John Heaton reviews a Brief Reader on the Virtues of the Human Heart by Josef Pieper.
Reading Time: 3 minutes

It’s the most profitable 54 pages you could read in the next month. I’m talking about Josef Pieper’s, A Brief Reader on the Virtues of the Human Heart. Pieper’s clarity and style – even the clunky passages woodenly translated from the original German – quickly induced me to welcome him as I would an old friend.

But first, some background if you haven’t read anything by Pieper. As a Catholic Social Philosopher, he was part of the neo-Thomistic revival of the twentieth century. Pieper isn’t well known among English-speaking Protestant Evangelicals, having spent the bulk of his career at the University of Münster where he taught from 1950 to 1976. Thereafter, until his death in 1997, he continued to lecture as Professor Emeritus. If you have hung out at SCL conferences, however, you’ve no doubt noticed on the table his better-known book, Leisure the Basis of Culture, an outstanding read that we’ll save for another day.

His gift to the German-speaking world was his translation of Lewis’ The Problem of Pain, suggesting his appreciation for brothers across traditions. His gift to us (one of them!) is this little reader nicely packaged in a thin 5×7 paper cover – suitable for your coat pocket. It’s so small it doesn’t even get notice on his Wikipedia entry, no doubt because it is a digest of his longer works on the virtues. As such, it’s a valuable introduction.

Pieper must be read with an awareness of some basic commitments. His sympathies are in the Scholastic tradition, notably with Aquinas, while remaining surprisingly more Platonic than Aristotelian. As Gilbert Meilaender noted in his obituary of Pieper in First Things, he had “inhabit[ed] a system of thought long enough to see the world in its terms. He had so digested Aquinas as to make him his own.” And, while Greek thought is not far beneath the surface, it is transcribed into theological constructs, viewed through the corrective lenses of biblical reflection. For example, Pieper says that “all duty is based on being. Reality is the basis of ethics. Goodness is the standard of reality” (11). In other words ethics is based on metaphysics.

The book begins boldly by asserting that “virtue is…the realization of the human capacity for being” (9). Thus, a “man is wise when all things taste to him as they really are” (21). Reality – and knowledge of it – is essential to an ordered and flourishing life.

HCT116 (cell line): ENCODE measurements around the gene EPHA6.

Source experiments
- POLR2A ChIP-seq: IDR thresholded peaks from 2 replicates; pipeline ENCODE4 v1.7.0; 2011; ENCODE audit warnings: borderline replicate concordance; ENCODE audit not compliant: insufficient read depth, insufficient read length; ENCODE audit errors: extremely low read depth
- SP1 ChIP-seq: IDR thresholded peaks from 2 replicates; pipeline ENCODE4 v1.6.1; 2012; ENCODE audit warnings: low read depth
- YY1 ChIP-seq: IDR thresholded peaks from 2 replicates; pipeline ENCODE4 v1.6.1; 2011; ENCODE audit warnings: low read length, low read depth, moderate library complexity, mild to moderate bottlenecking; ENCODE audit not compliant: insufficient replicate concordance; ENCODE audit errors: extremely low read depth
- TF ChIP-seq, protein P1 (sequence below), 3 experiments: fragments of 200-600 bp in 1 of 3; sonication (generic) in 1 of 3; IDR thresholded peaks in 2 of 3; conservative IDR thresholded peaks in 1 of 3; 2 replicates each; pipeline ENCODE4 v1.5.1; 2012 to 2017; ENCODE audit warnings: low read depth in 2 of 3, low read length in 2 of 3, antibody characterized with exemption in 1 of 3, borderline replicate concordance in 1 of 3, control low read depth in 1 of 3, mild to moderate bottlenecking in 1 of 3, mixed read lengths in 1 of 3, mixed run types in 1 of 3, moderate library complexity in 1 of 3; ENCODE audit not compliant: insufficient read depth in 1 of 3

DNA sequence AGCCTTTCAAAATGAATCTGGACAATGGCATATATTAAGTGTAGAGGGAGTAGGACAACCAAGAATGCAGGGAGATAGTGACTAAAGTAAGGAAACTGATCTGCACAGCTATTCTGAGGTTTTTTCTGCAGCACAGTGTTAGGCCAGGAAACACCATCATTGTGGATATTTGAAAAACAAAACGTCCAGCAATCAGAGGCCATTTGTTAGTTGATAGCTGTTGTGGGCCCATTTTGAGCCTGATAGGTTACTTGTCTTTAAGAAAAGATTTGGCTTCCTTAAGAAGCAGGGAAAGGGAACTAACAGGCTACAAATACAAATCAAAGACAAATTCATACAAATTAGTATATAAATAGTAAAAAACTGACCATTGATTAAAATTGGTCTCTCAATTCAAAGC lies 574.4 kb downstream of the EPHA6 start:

When Pieper talks about reality, however, he doesn’t mean brute reality the way the Greeks talked about it. He insists that reality is the Triune God, and a Christian is one who, in faith, not only embraces this, but strives in hope for the fulfillment of his being in eternal life. This brings us to the heart of Pieper’s thought, the virtues: love, prudence, justice, fortitude, and temperance. These are the means by which one apprehends the truth of God. “Becoming a moral person occurs in the individual’s appropriate response to reality” (17). This is a common theme not only here, but across Pieper’s writings, the close connection between intellectual and moral virtue. In order to grasp the reality of God, which is ultimate and final, we have to become a certain kind of person. If Augustine taught us to believe in order that we might know, Pieper reminds us that we have to behave, in order that we might know. “For us, the…connection that links the knowledge of truth to the condition of purity has vanished from our consciousness” (42). For the classical, Christian teacher, the implications for moral formation in education are profound. We teach
in a culture that intentionally and powerfully attempts to separate a student’s behavior, and his loves, from his intellectual development. Pieper says that this cannot be done.

Drawn out in summary in the Reader, Pieper shows us progressively how the virtues link together as pathways to truth. I can reduce them to some axioms; you’ll have to read the book to connect the dots fully:

– On prudence: Prudence belongs to the definition of the good; it is the birth mother of all human virtue (14-15); false prudence is really covetousness, “the anxious se- nility of a frantic self-preservation bent on only its own assurance and security” (19);

  • On justice – Justice is not merely giving each his due; the just man who is a recipient of the gifts of God, will alone be ready to fulfill to others what he does not owe (24);

  • –  On courage: Fortitude implies vulnerability; to be brave means to be ready to sustain a wound (25); fortitude protects a person from loving his life in such a way that he loses it (28);

  • –  On temperance: Abandonment of the soul to the sensual world wounds the fundamental capacity of the moral person to apprehend reality and respond to it appro- priately (42);

  • –  On hope: Human existence has the structure of hope;

we are “not yet” creatures.
And so on. Few have had the ability to navigate the world of the medieval mind. Pieper is one of them, and the Brief Reader is a gateway to that world.